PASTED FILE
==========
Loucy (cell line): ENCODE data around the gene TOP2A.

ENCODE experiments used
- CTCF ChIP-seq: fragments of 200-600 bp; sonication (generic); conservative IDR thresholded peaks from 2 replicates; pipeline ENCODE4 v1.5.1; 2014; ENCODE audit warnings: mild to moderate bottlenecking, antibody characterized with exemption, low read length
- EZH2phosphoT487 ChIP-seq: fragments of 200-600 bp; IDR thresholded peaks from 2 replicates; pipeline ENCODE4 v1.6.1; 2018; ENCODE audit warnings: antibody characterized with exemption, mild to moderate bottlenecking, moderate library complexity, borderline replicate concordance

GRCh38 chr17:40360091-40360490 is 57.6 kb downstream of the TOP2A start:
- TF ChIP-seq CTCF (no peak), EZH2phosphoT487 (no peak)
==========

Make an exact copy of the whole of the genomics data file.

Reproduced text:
Loucy (cell line): ENCODE data around the gene TOP2A.

ENCODE experiments used
- CTCF ChIP-seq: fragments of 200-600 bp; sonication (generic); conservative IDR thresholded peaks from 2 replicates; pipeline ENCODE4 v1.5.1; 2014; ENCODE audit warnings: mild to moderate bottlenecking, antibody characterized with exemption, low read length
- EZH2phosphoT487 ChIP-seq: fragments of 200-600 bp; IDR thresholded peaks from 2 replicates; pipeline ENCODE4 v1.6.1; 2018; ENCODE audit warnings: antibody characterized with exemption, mild to moderate bottlenecking, moderate library complexity, borderline replicate concordance

GRCh38 chr17:40360091-40360490 is 57.6 kb downstream of the TOP2A start:
- TF ChIP-seq CTCF (no peak), EZH2phosphoT487 (no peak)